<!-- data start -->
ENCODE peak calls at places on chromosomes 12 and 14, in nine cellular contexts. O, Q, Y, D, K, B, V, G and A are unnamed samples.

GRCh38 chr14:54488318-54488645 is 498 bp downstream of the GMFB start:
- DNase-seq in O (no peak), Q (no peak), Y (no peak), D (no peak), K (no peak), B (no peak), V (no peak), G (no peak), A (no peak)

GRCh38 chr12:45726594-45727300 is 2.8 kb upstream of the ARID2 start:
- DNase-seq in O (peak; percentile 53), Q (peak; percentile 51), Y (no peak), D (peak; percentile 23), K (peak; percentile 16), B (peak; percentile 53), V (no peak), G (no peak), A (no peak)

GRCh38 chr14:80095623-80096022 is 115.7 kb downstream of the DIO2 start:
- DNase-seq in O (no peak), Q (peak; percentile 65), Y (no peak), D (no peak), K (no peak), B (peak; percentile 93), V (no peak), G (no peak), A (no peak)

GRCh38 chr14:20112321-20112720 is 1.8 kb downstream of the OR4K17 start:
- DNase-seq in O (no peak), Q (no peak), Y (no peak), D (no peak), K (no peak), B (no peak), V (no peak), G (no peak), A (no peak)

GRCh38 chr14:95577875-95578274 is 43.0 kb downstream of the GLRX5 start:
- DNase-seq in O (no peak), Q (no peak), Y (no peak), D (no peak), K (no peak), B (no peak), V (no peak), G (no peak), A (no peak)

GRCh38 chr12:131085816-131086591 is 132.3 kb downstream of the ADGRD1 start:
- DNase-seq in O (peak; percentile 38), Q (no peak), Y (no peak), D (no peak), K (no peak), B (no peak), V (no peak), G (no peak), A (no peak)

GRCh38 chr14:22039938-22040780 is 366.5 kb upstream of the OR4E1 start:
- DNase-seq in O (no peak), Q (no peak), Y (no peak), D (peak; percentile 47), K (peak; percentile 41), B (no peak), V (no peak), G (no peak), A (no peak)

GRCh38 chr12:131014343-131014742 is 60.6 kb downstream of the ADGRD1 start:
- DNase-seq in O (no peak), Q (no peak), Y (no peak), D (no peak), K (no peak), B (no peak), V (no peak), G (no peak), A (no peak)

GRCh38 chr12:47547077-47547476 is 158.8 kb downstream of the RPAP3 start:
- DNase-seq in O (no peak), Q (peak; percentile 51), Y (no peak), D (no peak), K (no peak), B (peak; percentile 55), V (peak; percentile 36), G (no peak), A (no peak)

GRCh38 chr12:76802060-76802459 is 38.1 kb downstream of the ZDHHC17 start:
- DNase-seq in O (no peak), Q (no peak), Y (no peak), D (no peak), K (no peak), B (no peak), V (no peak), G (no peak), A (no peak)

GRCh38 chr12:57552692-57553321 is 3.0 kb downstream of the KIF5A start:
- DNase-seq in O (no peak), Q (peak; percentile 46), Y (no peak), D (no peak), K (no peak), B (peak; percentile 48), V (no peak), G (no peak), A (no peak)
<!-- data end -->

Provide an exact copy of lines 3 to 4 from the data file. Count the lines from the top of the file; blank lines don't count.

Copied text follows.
- DNase-seq in O (no peak), Q (no peak), Y (no peak), D (no peak), K (no peak), B (no peak), V (no peak), G (no peak), A (no peak)

GRCh38 chr12:45726594-45727300 is 2.8 kb upstream of the ARID2 start: